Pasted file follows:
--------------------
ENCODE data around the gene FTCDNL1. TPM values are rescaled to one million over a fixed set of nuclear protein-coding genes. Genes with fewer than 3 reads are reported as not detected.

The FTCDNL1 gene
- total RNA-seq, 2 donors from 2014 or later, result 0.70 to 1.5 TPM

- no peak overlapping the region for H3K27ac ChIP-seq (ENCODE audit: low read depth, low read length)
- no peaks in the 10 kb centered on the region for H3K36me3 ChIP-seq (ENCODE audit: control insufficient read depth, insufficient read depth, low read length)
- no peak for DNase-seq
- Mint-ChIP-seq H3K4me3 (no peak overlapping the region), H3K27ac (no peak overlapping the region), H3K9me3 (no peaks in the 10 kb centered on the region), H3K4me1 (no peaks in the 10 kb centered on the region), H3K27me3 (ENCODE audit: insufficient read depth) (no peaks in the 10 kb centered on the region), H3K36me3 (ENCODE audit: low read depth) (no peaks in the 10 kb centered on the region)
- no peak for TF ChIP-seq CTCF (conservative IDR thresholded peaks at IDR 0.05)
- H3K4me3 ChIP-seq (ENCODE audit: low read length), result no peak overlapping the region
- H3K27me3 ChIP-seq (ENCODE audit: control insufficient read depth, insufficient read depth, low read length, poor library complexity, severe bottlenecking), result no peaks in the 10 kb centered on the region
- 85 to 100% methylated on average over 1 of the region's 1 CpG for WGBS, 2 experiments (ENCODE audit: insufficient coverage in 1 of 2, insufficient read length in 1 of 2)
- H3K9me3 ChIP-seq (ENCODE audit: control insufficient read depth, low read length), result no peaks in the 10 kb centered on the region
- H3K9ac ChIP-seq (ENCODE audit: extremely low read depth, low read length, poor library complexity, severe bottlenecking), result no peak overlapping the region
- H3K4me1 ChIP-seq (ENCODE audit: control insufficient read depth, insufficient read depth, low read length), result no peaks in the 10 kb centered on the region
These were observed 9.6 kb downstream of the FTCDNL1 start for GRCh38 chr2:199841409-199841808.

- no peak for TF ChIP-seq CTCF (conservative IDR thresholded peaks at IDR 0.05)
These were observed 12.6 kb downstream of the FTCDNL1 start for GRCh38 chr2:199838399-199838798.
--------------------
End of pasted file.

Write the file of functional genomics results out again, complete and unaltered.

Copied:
ENCODE data around the gene FTCDNL1. TPM values are rescaled to one million over a fixed set of nuclear protein-coding genes. Genes with fewer than 3 reads are reported as not detected.

The FTCDNL1 gene
- total RNA-seq, 2 donors from 2014 or later, result 0.70 to 1.5 TPM

- no peak overlapping the region for H3K27ac ChIP-seq (ENCODE audit: low read depth, low read length)
- no peaks in the 10 kb centered on the region for H3K36me3 ChIP-seq (ENCODE audit: control insufficient read depth, insufficient read depth, low read length)
- no peak for DNase-seq
- Mint-ChIP-seq H3K4me3 (no peak overlapping the region), H3K27ac (no peak overlapping the region), H3K9me3 (no peaks in the 10 kb centered on the region), H3K4me1 (no peaks in the 10 kb centered on the region), H3K27me3 (ENCODE audit: insufficient read depth) (no peaks in the 10 kb centered on the region), H3K36me3 (ENCODE audit: low read depth) (no peaks in the 10 kb centered on the region)
- no peak for TF ChIP-seq CTCF (conservative IDR thresholded peaks at IDR 0.05)
- H3K4me3 ChIP-seq (ENCODE audit: low read length), result no peak overlapping the region
- H3K27me3 ChIP-seq (ENCODE audit: control insufficient read depth, insufficient read depth, low read length, poor library complexity, severe bottlenecking), result no peaks in the 10 kb centered on the region
- 85 to 100% methylated on average over 1 of the region's 1 CpG for WGBS, 2 experiments (ENCODE audit: insufficient coverage in 1 of 2, insufficient read length in 1 of 2)
- H3K9me3 ChIP-seq (ENCODE audit: control insufficient read depth, low read length), result no peaks in the 10 kb centered on the region
- H3K9ac ChIP-seq (ENCODE audit: extremely low read depth, low read length, poor library complexity, severe bottlenecking), result no peak overlapping the region
- H3K4me1 ChIP-seq (ENCODE audit: control insufficient read depth, insufficient read depth, low read length), result no peaks in the 10 kb centered on the region
These were observed 9.6 kb downstream of the FTCDNL1 start for GRCh38 chr2:199841409-199841808.

- no peak for TF ChIP-seq CTCF (conservative IDR thresholded peaks at IDR 0.05)
These were observed 12.6 kb downstream of the FTCDNL1 start for GRCh38 chr2:199838399-199838798.